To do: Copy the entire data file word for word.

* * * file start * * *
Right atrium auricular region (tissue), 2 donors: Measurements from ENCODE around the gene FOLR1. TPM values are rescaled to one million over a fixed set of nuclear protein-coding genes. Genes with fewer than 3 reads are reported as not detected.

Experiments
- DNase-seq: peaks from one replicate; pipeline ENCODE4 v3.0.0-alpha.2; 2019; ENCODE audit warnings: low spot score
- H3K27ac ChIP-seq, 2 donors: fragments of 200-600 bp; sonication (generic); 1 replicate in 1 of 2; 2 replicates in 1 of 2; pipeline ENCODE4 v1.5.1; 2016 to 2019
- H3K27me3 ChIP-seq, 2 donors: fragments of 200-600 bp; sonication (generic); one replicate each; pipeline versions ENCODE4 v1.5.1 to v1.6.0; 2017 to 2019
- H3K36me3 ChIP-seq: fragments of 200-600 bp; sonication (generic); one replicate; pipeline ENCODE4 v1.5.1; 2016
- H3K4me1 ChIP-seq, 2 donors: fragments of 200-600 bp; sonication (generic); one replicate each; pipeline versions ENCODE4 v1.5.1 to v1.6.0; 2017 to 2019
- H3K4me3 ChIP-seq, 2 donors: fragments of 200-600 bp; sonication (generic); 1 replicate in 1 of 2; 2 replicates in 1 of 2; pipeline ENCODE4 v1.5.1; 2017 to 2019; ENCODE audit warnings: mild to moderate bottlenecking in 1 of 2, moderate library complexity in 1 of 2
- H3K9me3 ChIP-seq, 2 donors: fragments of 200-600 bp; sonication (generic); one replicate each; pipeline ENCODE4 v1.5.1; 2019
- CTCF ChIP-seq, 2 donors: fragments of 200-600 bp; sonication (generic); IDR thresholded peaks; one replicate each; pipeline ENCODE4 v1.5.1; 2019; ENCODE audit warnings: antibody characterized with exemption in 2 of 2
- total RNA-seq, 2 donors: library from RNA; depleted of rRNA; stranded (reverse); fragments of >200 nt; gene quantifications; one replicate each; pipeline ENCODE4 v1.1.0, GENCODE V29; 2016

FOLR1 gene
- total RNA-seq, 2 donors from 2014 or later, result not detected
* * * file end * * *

Right atrium auricular region (tissue), 2 donors: Measurements from ENCODE around the gene FOLR1. TPM values are rescaled to one million over a fixed set of nuclear protein-coding genes. Genes with fewer than 3 reads are reported as not detected.

Experiments
- DNase-seq: peaks from one replicate; pipeline ENCODE4 v3.0.0-alpha.2; 2019; ENCODE audit warnings: low spot score
- H3K27ac ChIP-seq, 2 donors: fragments of 200-600 bp; sonication (generic); 1 replicate in 1 of 2; 2 replicates in 1 of 2; pipeline ENCODE4 v1.5.1; 2016 to 2019
- H3K27me3 ChIP-seq, 2 donors: fragments of 200-600 bp; sonication (generic); one replicate each; pipeline versions ENCODE4 v1.5.1 to v1.6.0; 2017 to 2019
- H3K36me3 ChIP-seq: fragments of 200-600 bp; sonication (generic); one replicate; pipeline ENCODE4 v1.5.1; 2016
- H3K4me1 ChIP-seq, 2 donors: fragments of 200-600 bp; sonication (generic); one replicate each; pipeline versions ENCODE4 v1.5.1 to v1.6.0; 2017 to 2019
- H3K4me3 ChIP-seq, 2 donors: fragments of 200-600 bp; sonication (generic); 1 replicate in 1 of 2; 2 replicates in 1 of 2; pipeline ENCODE4 v1.5.1; 2017 to 2019; ENCODE audit warnings: mild to moderate bottlenecking in 1 of 2, moderate library complexity in 1 of 2
- H3K9me3 ChIP-seq, 2 donors: fragments of 200-600 bp; sonication (generic); one replicate each; pipeline ENCODE4 v1.5.1; 2019
- CTCF ChIP-seq, 2 donors: fragments of 200-600 bp; sonication (generic); IDR thresholded peaks; one replicate each; pipeline ENCODE4 v1.5.1; 2019; ENCODE audit warnings: antibody characterized with exemption in 2 of 2
- total RNA-seq, 2 donors: library from RNA; depleted of rRNA; stranded (reverse); fragments of >200 nt; gene quantifications; one replicate each; pipeline ENCODE4 v1.1.0, GENCODE V29; 2016

FOLR1 gene
- total RNA-seq, 2 donors from 2014 or later, result not detected